A sequence starting with a map of North Africa showing the location of El Alamein in Egypt. The map changes to a collage of old photographs that show a German Messerschmitt fighter aircraft, a tank, German Field Marshal Erwin Rommel in a 'head and shoulders' portrait shot, Allied troops operating a field artillery piece, Allied troops advancing through smoke with weapons held at the ready and a ‘head and shoulders’ portrait shot of General Montgomery.

'At El Alamein, the Allied forces, first led by General Auchinleck, stood against the advancing Panzerarmee Afrika, made up of German and Italian forces led by Field Marshal Erwin Rommel, who was dubbed the 'Desert Fox'. Gordon took part in the fighting which culminated in the October battle at El Alamein, sometimes known as the 'Last Great Battle of El Alamein', where the Allied forces were led by General Montgomery.'

A series old photographs. The first shows three soldiers lying on their stomachs on bare stony ground in Egypt while in the distance a series of explosions throw up smoke and dust. The soldiers face away from the camera, in the direction of the explosions. The second shows three troops looking through a barbed wire structure. The troops all carry weapons and are looking at something or someone off in the distance beyond the right side of the photograph. The third photograph shows a soldier operating a machine gun placed in a partially bombed-out building. The soldier appears to be aiming at an aircraft in the sky. The fourth photograph shows troops advancing through smoke and dust and across stones and rubble. All of them carry weapons and are crouching down. They are advancing from left to right across the photograph.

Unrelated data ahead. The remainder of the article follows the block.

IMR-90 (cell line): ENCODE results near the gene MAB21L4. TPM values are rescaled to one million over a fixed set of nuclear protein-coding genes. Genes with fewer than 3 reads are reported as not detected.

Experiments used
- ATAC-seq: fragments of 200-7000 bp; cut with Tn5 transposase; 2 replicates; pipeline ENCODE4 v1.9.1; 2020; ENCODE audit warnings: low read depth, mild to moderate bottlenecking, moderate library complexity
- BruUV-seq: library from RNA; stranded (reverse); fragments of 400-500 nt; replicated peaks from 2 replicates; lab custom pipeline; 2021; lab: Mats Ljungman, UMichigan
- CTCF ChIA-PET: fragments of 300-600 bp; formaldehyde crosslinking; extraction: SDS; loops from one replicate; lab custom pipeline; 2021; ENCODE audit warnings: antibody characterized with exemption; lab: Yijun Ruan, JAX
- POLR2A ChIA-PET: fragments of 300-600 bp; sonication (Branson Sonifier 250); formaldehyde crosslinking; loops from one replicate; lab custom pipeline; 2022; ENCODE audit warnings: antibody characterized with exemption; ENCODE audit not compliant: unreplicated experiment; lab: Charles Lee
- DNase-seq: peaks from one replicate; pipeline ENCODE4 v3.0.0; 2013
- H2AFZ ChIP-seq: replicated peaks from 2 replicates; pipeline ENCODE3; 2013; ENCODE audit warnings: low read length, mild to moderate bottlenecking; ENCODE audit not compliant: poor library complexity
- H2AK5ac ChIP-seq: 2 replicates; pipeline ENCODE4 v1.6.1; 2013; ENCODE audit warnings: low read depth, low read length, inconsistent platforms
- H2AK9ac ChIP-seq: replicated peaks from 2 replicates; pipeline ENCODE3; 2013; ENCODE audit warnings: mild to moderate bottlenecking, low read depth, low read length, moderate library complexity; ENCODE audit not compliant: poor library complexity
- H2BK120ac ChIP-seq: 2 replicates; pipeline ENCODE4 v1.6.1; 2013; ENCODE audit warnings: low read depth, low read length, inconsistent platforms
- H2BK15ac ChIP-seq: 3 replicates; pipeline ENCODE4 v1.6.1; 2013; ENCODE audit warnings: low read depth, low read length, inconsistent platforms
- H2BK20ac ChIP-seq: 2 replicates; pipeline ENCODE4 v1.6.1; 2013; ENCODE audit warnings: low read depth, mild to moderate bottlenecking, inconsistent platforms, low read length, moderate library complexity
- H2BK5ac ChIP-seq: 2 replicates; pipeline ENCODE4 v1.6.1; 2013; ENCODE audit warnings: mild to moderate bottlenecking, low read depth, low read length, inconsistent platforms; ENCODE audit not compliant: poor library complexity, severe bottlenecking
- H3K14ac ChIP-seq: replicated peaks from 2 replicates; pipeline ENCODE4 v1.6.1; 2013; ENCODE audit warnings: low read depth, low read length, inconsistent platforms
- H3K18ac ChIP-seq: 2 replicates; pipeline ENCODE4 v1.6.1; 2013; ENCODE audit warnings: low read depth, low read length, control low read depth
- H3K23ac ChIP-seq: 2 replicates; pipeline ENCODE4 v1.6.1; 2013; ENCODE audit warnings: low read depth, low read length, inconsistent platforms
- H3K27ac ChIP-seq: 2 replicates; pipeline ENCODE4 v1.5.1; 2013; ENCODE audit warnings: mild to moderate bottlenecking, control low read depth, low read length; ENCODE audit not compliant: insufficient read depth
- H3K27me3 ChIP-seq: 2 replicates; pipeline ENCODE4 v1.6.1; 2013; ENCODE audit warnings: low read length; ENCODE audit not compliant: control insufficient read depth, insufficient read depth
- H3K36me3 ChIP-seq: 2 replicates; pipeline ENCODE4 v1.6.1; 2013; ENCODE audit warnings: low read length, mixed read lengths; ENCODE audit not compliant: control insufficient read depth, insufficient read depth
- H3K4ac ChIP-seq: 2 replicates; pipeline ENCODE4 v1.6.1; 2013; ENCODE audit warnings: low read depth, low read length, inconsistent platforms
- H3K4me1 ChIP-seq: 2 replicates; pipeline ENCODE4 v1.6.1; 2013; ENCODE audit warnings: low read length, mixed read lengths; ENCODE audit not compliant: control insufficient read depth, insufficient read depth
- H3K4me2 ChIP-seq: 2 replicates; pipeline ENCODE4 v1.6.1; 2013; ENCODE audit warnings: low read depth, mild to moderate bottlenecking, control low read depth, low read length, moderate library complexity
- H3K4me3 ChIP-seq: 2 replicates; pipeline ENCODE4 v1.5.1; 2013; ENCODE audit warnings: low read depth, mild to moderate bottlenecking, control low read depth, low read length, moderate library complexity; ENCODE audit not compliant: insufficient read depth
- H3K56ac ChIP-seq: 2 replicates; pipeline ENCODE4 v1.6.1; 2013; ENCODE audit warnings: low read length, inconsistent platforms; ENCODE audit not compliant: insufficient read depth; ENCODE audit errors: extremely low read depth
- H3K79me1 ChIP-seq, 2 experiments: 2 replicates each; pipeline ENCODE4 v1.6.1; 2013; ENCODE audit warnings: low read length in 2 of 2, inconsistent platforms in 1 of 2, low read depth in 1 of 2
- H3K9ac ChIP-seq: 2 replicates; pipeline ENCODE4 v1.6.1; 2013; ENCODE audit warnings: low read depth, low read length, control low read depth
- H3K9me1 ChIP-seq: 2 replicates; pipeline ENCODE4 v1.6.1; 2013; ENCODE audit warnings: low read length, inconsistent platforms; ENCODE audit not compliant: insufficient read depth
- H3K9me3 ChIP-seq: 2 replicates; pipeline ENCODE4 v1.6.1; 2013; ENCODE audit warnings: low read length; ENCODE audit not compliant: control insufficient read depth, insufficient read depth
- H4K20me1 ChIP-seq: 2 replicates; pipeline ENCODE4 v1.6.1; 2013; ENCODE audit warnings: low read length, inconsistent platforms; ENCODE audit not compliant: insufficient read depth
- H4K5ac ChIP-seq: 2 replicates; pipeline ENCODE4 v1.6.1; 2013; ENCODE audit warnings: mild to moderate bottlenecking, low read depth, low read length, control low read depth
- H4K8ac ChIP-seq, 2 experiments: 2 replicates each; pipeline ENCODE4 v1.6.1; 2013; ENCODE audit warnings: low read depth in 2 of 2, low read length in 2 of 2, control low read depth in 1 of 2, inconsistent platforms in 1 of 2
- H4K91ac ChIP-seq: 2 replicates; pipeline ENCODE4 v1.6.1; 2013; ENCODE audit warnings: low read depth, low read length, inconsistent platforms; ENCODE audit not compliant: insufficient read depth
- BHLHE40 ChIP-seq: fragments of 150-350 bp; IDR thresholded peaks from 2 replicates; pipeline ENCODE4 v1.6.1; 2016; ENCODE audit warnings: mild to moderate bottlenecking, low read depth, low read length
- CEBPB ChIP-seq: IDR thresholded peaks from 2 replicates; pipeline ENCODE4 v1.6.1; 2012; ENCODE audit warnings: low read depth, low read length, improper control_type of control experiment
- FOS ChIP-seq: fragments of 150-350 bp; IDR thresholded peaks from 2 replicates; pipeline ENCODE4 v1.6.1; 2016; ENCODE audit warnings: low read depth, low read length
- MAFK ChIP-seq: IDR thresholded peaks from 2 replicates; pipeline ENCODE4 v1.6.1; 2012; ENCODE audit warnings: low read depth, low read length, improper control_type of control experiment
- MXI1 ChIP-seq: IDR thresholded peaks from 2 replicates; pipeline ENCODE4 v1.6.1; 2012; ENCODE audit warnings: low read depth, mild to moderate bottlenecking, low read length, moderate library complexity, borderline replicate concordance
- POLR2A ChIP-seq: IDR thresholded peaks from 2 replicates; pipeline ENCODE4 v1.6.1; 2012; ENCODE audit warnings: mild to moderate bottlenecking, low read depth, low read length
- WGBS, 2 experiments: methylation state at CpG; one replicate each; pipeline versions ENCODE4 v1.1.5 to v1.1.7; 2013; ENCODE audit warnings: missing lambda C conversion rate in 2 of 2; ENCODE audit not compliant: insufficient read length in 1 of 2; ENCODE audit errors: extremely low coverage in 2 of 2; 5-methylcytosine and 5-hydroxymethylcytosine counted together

'The battle ran from 23 October to 4 November 1942. Night after night and day after day the men fought under frequent artillery barrages. Gordon recalled that the battle was a mass of confusion, with the sound of people yelling and screaming. He saw many of his fellow soldiers fall in the battle of El Alamein. Despite this, the battle was a victory for the Commonwealth forces and a turning point in the North African campaign.'

Presenter Warren Brown sits at a small circular table. Behind him is the wall of a stone building. On the table is the cartoon of the two soldiers in the foxhole. Warren Brown wears a dark long-sleeved shirt. He is visible from the waist up.